After a few years in the workshop, it was large pots and floor vases in unglazed red clay that caught his interest. He loved to turn these by hand to give them just the right look. This greatly appealed to the master of the time, Nils Kähler, who loved to turn large objects.
Another thing you associate with Hammershøi’s work is the white-grey-black works. These were created in collaboration with Jens Thirslund.Hammershøi had an invaluable impact on Kähler’s workshop and its development over the course of its life. Today, the inspiration from his work lives on in the Hammershøi series. Kähler’s current logo, HAK, which adorns all Kähler products, was also designed by Hammershøi.
The sculptor Kai Nielsen visited Kähler for the first time in 1921. This was just three years before his death. During this time, he was extremely productive, but many of his works were discarded because he was so self-critical. His ambition was to reach all people. He would rather sell his works and produce them in thousands of copies than have them exhibited in museums. So instead, he made many small figures to spread awareness of his art. And this boosted his earnings.
In collaboration with Thirslund, Nielsen started a major production of figures in 1922. These were made from old bronze moulds, which were previously used to cast bronze moulds. And the names of the figurines were just as inventive as the production method: The Sloth, Susanne in the bath, the Princess and the pea, Eva on the apple, Nina on the ball and the Globetrotter are just a few of them. The figurines became hugely popular both in Denmark and abroad. A dealer from San Francisco brought the “Princess on the Pea” home from a trip and displayed it in his store. But an American women’s organisation showed a lot of resistance to the “The Princess of the Pea” as they believed the figurine was sticking her belly out too much.
Jens Thirslund came to Kähler in 1913 at the request of an acquaintance. Despite not being qualified in the arts, he had an inherent talent for drawing. This was fueled by his love of art. Thirslund created his very own world of motifs, which he transferred to pots and tiles. And to random paper – and he often drew on wrapping paper. His motifs ranged from flowers to women, animals and ships.
The majority of Thirslund’s production was wall tiles. These patterned, primed tiles were produced extensively in the workshop. Thirslund had a great passion for ceramics, and this is what led him to explore lustre firing. He spent many nighttime hours deep in soot and smoke to explore this way of firing. This is how he came up with the black and white glaze used to decorate many of Hammershøi’s works. In addition to his work at the workshop, Thirslund also participated in many international exhibitions. He had separate exhibitions in Amsterdam and New York, but also took part in other exhibitions in Paris, Switzerland, Spain, Sweden and Belgium.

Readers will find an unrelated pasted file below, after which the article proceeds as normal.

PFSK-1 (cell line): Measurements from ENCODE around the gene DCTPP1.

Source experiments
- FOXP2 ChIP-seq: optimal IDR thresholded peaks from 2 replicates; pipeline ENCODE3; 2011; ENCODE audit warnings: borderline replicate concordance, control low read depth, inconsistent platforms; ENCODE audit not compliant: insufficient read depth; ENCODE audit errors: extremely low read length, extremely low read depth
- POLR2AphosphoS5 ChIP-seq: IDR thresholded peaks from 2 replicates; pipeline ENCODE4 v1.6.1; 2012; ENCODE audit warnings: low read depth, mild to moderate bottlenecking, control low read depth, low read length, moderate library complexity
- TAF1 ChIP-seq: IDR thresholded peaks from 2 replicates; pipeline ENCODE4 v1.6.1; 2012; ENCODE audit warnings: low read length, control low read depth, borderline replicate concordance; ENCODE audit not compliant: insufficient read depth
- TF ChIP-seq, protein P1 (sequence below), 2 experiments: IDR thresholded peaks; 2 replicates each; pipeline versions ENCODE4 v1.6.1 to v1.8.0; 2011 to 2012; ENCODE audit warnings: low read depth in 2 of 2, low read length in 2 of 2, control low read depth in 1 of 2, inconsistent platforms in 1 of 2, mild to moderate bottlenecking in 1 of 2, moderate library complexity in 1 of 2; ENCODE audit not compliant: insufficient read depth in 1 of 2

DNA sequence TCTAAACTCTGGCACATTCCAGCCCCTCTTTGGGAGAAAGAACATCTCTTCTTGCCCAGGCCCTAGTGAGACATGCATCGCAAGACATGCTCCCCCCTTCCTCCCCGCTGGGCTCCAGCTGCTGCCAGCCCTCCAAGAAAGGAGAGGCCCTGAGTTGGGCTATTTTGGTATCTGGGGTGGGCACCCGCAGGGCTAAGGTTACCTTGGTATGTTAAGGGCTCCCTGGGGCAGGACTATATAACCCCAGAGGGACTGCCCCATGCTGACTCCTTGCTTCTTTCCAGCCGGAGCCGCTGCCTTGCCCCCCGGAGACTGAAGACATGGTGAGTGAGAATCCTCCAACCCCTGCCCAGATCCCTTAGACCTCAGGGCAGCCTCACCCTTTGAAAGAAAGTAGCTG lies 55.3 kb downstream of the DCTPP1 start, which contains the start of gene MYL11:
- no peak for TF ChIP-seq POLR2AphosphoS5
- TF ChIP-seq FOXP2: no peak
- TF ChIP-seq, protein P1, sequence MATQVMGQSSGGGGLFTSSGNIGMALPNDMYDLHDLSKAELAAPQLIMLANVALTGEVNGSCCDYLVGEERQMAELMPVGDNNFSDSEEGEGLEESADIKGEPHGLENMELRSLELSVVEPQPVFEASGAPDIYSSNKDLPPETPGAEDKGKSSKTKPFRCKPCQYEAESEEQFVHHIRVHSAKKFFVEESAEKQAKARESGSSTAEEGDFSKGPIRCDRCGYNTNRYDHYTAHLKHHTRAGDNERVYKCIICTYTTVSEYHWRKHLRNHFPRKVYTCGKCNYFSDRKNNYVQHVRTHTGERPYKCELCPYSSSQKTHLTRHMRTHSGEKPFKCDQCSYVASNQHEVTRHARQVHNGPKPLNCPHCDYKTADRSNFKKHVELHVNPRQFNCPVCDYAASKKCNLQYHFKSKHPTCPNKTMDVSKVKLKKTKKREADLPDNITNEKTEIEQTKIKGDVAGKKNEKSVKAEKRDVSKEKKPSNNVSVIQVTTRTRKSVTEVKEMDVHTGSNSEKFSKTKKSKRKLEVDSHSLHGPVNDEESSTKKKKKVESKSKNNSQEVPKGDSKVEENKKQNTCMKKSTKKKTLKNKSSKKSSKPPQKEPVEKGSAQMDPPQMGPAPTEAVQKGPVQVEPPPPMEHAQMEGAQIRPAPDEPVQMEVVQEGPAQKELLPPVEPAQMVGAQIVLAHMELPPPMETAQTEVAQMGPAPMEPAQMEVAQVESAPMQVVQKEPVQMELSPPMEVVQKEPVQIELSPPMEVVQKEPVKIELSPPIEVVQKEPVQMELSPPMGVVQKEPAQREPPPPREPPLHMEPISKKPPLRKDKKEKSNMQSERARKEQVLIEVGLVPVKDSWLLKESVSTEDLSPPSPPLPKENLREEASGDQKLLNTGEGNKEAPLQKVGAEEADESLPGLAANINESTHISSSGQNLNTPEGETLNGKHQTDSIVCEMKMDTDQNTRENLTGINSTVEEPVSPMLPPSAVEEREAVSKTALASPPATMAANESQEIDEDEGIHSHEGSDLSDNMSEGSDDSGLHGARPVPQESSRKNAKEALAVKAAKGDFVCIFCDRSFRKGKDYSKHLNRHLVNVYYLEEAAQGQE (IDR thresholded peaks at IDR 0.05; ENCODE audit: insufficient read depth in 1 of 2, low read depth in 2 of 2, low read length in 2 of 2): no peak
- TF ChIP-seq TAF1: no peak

Jens Thirslund was an important person for Kähler history. In addition to his own works, he was an entrepreneur, developer and source of inspiration for many of the other artists, including Svend Hammershøi and Kai Nielsen.
Ever since Brendekilde became the first real artist to be employed, artists have joined year after year and contributed to Kähler’s DNA. Brendekilde was of great importance to the Kähler workshop not only for his designs but because he attracted a wide range of artists.
These included Svend Hammershøi, who would come to have an invaluable impact on Kähler’s workshop and its development. Today, Hammershøi’s iconic works live on in the Hammershøi series. Kähler’s current logo, HAK, which adorns all our products, was also designed by Hammershøi.
Craft traditions since 1839
Every contemporary Kähler design is a tribute to Kähler’s unique history and a celebration of the well-preserved craftsmanship, and it's also an imprint of current times.
Many of our ceramic designs are still based on craft traditions that go right back to when the Kähler adventure first began. Just as the skilled women ceramic painters at the old workshop in Kählersbakken hand-decorated the ceramics using cow horns, we still paint many of the designs by hand hand-cut the finer details and work with exciting glaze techniques. It is in the meeting between the precise and elegant brush strokes and the classic ceramics that Kähler’s unique design really comes into its own with its unique handmade look.